Galaxies on the go

Galaxies on the go

Scientists have a mystery of cosmic proportions on their hands. Recently astronomers noticed something strange. It seems that millions of stars are racing at high speeds toward a single spot in the sk... Read More

Where rivers run uphill

Where rivers run uphill

Scientists think that lakes under the ice might act like giant slippery banana peels — helping the ice slide more quickly over Antarctica’s bumpy bedrock toward the ocean, where it breaks into iceberg... Read More

Storing Memories before Bedtime

Storing Memories before Bedtime

A good night's sleep may help your brain permanently file away lessons learned during the day. But, according to a new study, the brain begins processing and storing those memories long before it's ti... Read More

Hares

Hares

Hares and jackrabbits are leporids belonging to the genus Lepus. Very young hares are called leverets. Hares live solitarily or in pairs. A common type of hare in arctic North America is the Snowshoe ... Read More

Fossil Forests

Fossil Forests

Fossil trees have a story to tell. Earth has been around for about 4.5 billion years. The first traces of life appeared roughly 3.7 billion years ago. Land plants finally emerged more than 3 billion ... Read More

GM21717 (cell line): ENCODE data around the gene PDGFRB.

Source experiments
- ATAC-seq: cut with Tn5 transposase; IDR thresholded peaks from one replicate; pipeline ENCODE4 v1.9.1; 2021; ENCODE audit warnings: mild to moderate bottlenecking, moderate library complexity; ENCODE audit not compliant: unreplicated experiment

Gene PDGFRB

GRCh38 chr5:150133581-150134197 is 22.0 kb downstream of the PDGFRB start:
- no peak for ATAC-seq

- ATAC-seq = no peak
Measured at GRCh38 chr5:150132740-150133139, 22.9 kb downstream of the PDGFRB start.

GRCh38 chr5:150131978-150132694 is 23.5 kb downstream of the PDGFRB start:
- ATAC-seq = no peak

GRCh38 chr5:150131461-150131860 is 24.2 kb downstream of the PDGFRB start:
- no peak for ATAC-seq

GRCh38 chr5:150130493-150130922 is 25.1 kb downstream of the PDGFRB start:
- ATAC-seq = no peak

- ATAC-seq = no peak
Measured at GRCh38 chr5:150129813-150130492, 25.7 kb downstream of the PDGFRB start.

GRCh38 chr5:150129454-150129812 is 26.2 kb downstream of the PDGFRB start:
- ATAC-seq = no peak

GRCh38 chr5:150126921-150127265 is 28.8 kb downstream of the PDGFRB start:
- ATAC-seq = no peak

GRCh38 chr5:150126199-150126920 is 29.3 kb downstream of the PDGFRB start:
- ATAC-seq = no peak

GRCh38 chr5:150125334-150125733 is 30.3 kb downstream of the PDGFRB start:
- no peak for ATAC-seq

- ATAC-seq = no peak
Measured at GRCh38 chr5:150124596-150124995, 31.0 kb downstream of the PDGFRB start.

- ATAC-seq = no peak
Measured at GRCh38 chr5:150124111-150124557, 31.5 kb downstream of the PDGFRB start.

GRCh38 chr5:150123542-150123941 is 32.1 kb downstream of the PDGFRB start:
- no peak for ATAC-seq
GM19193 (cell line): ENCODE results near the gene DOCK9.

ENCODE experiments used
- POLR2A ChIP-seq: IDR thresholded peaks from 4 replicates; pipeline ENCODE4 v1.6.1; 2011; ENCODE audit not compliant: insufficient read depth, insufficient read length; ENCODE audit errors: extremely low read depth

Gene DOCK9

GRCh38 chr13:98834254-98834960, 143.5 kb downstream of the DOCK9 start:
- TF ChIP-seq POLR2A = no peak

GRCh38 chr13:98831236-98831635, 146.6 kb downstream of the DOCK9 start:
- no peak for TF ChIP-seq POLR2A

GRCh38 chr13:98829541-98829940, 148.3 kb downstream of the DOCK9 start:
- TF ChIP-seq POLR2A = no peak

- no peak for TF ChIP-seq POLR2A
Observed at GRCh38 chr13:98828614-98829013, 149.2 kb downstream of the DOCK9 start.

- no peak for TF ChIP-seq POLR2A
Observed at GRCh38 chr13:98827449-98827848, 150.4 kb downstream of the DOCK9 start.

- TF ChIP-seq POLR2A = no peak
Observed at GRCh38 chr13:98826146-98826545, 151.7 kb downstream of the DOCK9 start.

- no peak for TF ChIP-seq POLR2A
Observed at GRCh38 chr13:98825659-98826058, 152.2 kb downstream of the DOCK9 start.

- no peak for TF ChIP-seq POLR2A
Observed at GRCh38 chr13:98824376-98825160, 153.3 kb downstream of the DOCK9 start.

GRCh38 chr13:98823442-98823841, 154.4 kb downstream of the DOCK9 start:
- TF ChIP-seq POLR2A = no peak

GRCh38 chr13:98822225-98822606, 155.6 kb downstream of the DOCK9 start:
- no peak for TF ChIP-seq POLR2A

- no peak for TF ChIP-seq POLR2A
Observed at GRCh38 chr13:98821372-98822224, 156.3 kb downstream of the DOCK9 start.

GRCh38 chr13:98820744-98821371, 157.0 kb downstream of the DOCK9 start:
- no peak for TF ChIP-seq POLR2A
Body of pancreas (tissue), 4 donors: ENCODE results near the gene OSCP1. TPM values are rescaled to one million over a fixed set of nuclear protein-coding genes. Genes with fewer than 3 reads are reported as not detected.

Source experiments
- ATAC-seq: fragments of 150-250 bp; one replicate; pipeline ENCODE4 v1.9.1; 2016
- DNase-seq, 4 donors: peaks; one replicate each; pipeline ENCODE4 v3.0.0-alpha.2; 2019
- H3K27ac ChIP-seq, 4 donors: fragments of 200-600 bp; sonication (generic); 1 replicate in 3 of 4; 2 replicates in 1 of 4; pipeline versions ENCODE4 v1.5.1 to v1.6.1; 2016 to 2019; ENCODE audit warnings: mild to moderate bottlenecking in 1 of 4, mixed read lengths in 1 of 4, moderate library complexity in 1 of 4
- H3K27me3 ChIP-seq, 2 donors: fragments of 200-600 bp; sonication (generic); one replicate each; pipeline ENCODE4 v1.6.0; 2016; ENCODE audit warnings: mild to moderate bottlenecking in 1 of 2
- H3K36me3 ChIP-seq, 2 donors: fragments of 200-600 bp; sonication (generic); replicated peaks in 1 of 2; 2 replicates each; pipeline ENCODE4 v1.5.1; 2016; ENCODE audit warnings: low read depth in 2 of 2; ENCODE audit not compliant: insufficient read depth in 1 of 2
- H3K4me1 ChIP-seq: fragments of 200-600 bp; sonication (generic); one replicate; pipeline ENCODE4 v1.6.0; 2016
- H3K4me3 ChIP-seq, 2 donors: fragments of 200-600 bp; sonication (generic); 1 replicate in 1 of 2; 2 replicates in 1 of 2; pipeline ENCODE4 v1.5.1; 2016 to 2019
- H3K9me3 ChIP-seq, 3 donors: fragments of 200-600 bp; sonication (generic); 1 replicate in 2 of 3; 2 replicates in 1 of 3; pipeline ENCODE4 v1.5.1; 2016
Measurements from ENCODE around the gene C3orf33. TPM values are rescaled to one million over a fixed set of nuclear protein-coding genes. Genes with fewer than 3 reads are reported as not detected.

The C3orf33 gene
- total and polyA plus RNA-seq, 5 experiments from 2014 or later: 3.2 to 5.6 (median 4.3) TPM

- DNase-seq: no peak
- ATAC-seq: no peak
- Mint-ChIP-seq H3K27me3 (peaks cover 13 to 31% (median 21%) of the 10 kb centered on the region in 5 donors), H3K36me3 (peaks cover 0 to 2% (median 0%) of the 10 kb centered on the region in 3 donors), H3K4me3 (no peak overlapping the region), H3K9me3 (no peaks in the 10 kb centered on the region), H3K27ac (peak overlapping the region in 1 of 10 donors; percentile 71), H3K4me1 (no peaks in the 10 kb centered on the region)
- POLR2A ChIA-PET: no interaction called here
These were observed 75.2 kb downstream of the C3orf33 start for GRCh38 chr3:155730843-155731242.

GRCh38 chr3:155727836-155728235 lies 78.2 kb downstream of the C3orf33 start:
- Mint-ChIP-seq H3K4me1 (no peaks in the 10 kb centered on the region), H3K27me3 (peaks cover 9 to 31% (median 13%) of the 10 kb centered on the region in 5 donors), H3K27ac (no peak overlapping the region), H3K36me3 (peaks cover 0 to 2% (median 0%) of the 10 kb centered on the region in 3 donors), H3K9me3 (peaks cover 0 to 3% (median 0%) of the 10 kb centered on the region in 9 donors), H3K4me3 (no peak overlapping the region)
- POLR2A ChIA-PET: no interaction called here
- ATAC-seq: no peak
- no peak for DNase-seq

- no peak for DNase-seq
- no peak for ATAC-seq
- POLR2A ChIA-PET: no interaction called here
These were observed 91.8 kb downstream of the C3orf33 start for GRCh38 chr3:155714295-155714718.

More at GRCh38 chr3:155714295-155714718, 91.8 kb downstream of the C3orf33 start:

Little Bee Brains That Could

Little Bee Brains That Could

If "birdbrain" is supposed to be an insult, then "bee brain" might be an even crueler thing to say. Bees have tiny brains, after all, so it's easy to believe that they must be dumb... Read More

Sheep

Sheep

The domestic sheep (Ovis aries), the most common species of the sheep genus (Ovis), is a woolly ruminant quadruped which probably descends from the wild mouflon of south-central and south-west Asia. I... Read More

Microbes at the Gas Pump

Microbes at the Gas Pump

Scientists searching for an Earth-friendly alternative to gasoline are looking in some of the weirdest places—termite guts, cow stomachs, and rotting logs. These researchers are hunting for bacteria a... Read More

Sleeping Soundly for a Longer Life

Sleeping Soundly for a Longer Life

You've heard it before: If you know what's good for you, you'll go to bed on time. Now, scientists are saying something more about going to sleep. And you may lose more than just TV privileges if you ... Read More

Dinosaur Dig

Dinosaur Dig

It was hot and dry when I spent the Fourth of July digging for fossils on the 5E Ranch north of Billings, Mont. This sort of weather isn't unusual in central Montana. Some parts of the state are nearl... Read More